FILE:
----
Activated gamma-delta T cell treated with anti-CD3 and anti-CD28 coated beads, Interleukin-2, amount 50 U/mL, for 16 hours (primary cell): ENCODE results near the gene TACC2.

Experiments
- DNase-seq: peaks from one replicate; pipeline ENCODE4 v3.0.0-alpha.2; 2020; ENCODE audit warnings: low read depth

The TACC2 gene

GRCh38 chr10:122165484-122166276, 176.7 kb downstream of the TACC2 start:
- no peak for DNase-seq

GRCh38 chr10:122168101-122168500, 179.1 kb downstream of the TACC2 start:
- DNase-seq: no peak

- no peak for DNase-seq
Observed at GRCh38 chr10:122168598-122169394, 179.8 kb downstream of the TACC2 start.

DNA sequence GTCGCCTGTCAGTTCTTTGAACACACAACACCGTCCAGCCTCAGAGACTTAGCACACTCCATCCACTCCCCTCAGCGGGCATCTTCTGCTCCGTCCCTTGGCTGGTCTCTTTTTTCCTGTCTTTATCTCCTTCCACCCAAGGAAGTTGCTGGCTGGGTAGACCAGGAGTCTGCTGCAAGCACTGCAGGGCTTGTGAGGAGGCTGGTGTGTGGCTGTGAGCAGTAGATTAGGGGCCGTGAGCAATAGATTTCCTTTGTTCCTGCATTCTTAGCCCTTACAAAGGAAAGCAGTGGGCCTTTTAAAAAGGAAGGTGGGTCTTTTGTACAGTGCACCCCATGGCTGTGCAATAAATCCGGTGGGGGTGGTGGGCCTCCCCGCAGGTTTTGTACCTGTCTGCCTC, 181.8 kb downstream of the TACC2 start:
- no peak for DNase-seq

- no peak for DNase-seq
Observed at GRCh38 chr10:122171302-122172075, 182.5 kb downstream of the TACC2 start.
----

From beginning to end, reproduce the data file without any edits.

Activated gamma-delta T cell treated with anti-CD3 and anti-CD28 coated beads, Interleukin-2, amount 50 U/mL, for 16 hours (primary cell): ENCODE results near the gene TACC2.

Experiments
- DNase-seq: peaks from one replicate; pipeline ENCODE4 v3.0.0-alpha.2; 2020; ENCODE audit warnings: low read depth

The TACC2 gene

GRCh38 chr10:122165484-122166276, 176.7 kb downstream of the TACC2 start:
- no peak for DNase-seq

GRCh38 chr10:122168101-122168500, 179.1 kb downstream of the TACC2 start:
- DNase-seq: no peak

- no peak for DNase-seq
Observed at GRCh38 chr10:122168598-122169394, 179.8 kb downstream of the TACC2 start.

DNA sequence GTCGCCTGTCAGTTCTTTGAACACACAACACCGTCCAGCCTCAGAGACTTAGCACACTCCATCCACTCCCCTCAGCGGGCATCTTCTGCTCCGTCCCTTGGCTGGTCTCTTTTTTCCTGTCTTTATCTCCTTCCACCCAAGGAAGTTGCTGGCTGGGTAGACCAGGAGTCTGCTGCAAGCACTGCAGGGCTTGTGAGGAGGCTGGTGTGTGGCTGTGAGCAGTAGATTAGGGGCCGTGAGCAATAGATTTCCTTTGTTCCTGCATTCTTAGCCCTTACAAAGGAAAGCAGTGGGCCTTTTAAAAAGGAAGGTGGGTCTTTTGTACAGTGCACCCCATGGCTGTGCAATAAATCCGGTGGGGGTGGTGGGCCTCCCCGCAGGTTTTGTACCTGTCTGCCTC, 181.8 kb downstream of the TACC2 start:
- no peak for DNase-seq

- no peak for DNase-seq
Observed at GRCh38 chr10:122171302-122172075, 182.5 kb downstream of the TACC2 start.